You won’t hear negative feedback from baseball fans on the new proposed interleague scheduling plan that shortens ‘natural rivalry’ series from its current six-game format to four-games in most seasons.
What baseball fans want most in season scheduling is fairness, which is exactly the aim of the proposal to begin in time for the 2013 season.
I’ve never bought into the ‘natural rivalries’ anyway. The Cubs & White Sox are hardly rivals. Same can be said for the Mets & Yankees, Reds & Indians, Dodgers & Angels and so on…
Baseball fans have never confused these series as true sports rivalries, which can only be born from great competition among two teams on the playing field–not in the marketing department of MLB.
Rivalries develop over time, beginning most often during the regular season and then further progressing during playoffs series.
What they’re not is ‘natural’.
I’m not for expanding postseason baseball.
At least, not with additional Wild Cards.
Doesn’t mean I’m a purist. Doesn’t mean I’m not open for suggestion.
It’s just that I like significant importance tied to the regular season.
Is that too much to ask?
A meaningful regular season works well for the NFL, which is the gold standard other professional sports leagues model themselves after. So why should baseball be any different, especially for a league playing a whopping 162 games?
Keep adding playoff teams and you’ve got a regular season as meaningful as the NCAA’s basketball schedule (Which reminds me, there are actually more teams heading up March Madness in 2011). Ridiculous, but another story for another time.
Anyway, the good news is Bud Selig jumping into baseball’s think tank.
It seemingly doesn’t happen often enough, or long enough, but lately, Selig and friends have helped push baseball further out of the Dark Ages.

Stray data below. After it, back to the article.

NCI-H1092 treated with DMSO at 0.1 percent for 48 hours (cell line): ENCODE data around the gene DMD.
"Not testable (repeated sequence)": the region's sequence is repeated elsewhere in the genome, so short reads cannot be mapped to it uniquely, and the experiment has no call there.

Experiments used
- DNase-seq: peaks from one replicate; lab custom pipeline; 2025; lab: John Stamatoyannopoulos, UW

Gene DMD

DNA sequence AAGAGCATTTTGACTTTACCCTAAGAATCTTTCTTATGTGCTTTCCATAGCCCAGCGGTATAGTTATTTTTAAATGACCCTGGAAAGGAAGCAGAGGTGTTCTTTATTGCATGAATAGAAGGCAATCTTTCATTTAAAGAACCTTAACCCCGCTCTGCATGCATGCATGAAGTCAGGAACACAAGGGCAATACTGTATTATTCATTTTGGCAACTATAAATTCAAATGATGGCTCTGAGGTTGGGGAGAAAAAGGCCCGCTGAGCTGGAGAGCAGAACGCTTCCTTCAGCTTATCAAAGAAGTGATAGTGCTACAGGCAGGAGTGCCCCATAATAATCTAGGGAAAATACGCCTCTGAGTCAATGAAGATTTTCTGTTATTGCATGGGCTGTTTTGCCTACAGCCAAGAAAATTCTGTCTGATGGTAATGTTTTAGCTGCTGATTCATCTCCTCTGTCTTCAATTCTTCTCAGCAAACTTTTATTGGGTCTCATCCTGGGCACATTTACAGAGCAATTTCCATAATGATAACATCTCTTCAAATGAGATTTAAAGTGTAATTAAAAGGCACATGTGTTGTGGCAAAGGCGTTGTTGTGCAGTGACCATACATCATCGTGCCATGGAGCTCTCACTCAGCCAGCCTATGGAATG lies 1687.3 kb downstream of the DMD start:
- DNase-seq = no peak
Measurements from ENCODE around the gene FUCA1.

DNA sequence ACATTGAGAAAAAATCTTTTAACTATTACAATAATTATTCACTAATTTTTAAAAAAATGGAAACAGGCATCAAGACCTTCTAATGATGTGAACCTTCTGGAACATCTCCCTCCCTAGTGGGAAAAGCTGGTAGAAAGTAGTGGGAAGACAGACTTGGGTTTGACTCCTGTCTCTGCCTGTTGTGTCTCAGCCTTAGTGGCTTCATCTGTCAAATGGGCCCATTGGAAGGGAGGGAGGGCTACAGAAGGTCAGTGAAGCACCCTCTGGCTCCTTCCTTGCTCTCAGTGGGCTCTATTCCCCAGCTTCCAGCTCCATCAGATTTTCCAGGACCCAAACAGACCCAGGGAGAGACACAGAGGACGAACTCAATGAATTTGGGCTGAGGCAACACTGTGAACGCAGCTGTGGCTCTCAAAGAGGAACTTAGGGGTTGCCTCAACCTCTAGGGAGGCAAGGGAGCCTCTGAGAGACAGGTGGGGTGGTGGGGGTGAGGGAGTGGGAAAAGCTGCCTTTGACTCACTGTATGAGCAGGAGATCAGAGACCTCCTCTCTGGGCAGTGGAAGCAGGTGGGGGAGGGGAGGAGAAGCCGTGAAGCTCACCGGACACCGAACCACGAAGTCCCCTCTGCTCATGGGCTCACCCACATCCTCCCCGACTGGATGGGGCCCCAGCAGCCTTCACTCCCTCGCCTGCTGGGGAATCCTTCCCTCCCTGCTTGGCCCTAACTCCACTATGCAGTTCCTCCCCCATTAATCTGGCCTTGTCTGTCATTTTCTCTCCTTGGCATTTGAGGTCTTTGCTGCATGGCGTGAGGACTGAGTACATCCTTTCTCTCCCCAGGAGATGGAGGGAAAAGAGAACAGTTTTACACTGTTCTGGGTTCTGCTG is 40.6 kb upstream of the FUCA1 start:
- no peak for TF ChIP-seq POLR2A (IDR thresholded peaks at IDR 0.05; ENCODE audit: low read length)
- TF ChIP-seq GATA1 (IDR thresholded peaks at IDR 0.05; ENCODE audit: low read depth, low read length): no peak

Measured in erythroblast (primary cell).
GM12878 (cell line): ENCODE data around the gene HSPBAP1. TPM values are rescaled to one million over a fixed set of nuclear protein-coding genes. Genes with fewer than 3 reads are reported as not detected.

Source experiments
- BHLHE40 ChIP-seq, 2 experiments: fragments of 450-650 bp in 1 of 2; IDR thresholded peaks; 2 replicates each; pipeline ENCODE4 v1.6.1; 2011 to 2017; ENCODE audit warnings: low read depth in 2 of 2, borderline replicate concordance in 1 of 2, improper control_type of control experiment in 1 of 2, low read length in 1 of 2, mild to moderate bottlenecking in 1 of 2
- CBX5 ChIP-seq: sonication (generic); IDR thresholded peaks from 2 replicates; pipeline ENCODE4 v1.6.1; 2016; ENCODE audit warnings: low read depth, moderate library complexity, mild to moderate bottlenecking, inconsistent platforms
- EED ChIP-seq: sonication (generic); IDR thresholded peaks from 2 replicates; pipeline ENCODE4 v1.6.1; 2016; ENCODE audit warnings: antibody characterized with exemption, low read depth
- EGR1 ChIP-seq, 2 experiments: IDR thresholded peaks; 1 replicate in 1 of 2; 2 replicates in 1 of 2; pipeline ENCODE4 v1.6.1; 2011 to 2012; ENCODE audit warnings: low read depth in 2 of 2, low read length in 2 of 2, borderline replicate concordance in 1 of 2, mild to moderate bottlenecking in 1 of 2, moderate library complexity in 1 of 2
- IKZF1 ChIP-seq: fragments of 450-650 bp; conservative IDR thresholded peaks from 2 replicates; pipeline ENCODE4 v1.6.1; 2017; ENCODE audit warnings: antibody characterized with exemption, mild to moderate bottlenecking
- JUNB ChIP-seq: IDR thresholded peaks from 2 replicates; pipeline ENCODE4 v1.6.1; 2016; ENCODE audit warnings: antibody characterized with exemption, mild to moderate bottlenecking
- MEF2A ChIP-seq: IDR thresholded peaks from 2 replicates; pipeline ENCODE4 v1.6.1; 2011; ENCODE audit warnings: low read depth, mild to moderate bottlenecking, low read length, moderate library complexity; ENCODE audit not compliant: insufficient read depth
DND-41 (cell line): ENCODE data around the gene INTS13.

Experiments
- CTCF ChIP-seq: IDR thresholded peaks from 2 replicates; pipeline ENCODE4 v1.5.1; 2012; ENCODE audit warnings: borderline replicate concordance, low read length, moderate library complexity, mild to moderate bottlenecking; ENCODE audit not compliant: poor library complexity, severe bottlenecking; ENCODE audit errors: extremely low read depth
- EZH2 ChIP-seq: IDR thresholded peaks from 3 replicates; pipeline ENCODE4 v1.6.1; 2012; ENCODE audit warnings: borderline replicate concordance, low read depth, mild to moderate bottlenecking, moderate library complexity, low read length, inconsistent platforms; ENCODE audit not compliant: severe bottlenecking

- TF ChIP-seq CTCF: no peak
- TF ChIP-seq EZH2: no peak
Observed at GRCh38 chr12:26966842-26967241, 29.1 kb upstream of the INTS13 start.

The regular season is beginning sooner.
The World Series will again be played in October, not November.
Instant reply is under further examination, too.
Now, if we could only get Opening Day games played in warm weather markets and World Series games ending before 1:30am EST!
One day, perhaps, baseball sorts this whole mess out.
In the meantime, however, it’s business as usual.
Slow, steady and follow the football leaders.
Bud Selig says he’s stepping aside as commissioner after his contract expires on Dec. 31, 2012.
I know it’s easy to bang on the commish, and in some cases rightfully so, but I still think Selig takes more heat than he should.
Nonetheless, baseball needs the change in leadership…whether the owners want to believe it or not.
I’ve said many times that Bud Selig is not the bonehead many believe him to be.
Is he guilty, however, of some boneheaded moves as the Commissioner of Baseball?
Without question, yes.
The significance of World Series home field advantage being tied to the All Star game is perhaps, at the top of his stupidity list.
It’s not that I don’t welcome a competitive game between both leagues, but a meaningful game played under exhibition rules makes zero sense.
They’re two options to enhance the Mid Summer Classic.